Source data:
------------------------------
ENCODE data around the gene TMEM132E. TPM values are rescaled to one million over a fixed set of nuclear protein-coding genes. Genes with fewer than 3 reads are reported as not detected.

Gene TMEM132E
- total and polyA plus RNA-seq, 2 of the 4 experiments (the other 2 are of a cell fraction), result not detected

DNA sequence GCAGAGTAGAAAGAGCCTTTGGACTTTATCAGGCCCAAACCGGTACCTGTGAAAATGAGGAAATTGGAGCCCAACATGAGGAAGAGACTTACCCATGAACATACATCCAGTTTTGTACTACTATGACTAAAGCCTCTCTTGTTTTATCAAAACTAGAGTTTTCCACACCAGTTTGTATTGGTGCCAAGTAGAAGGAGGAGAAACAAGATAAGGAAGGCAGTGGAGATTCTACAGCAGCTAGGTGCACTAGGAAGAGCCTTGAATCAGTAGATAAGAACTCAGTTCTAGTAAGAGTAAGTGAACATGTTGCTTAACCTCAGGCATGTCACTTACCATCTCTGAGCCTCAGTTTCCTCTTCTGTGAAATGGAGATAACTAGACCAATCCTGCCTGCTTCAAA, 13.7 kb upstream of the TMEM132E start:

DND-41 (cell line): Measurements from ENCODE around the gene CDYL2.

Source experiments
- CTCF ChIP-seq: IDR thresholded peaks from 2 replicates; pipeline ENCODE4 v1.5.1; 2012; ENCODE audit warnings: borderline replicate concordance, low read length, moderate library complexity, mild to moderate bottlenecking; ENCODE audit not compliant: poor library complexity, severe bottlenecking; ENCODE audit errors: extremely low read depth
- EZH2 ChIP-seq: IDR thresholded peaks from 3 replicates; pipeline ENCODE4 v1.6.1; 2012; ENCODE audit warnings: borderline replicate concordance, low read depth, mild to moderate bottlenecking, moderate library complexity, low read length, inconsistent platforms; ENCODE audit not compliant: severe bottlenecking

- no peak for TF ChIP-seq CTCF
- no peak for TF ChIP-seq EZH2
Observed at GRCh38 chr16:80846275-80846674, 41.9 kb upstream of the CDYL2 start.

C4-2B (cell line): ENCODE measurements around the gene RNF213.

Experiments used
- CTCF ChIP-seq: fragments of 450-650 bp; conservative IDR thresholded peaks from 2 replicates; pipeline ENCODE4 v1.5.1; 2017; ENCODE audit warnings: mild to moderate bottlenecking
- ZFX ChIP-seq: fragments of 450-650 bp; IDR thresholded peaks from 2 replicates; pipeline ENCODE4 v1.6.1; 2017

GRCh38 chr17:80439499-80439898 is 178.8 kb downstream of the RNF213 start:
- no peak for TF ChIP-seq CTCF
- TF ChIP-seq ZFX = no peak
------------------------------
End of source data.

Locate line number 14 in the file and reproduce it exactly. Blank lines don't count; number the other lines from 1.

- CTCF ChIP-seq: fragments of 450-650 bp; conservative IDR thresholded peaks from 2 replicates; pipeline ENCODE4 v1.5.1; 2017; ENCODE audit warnings: mild to moderate bottlenecking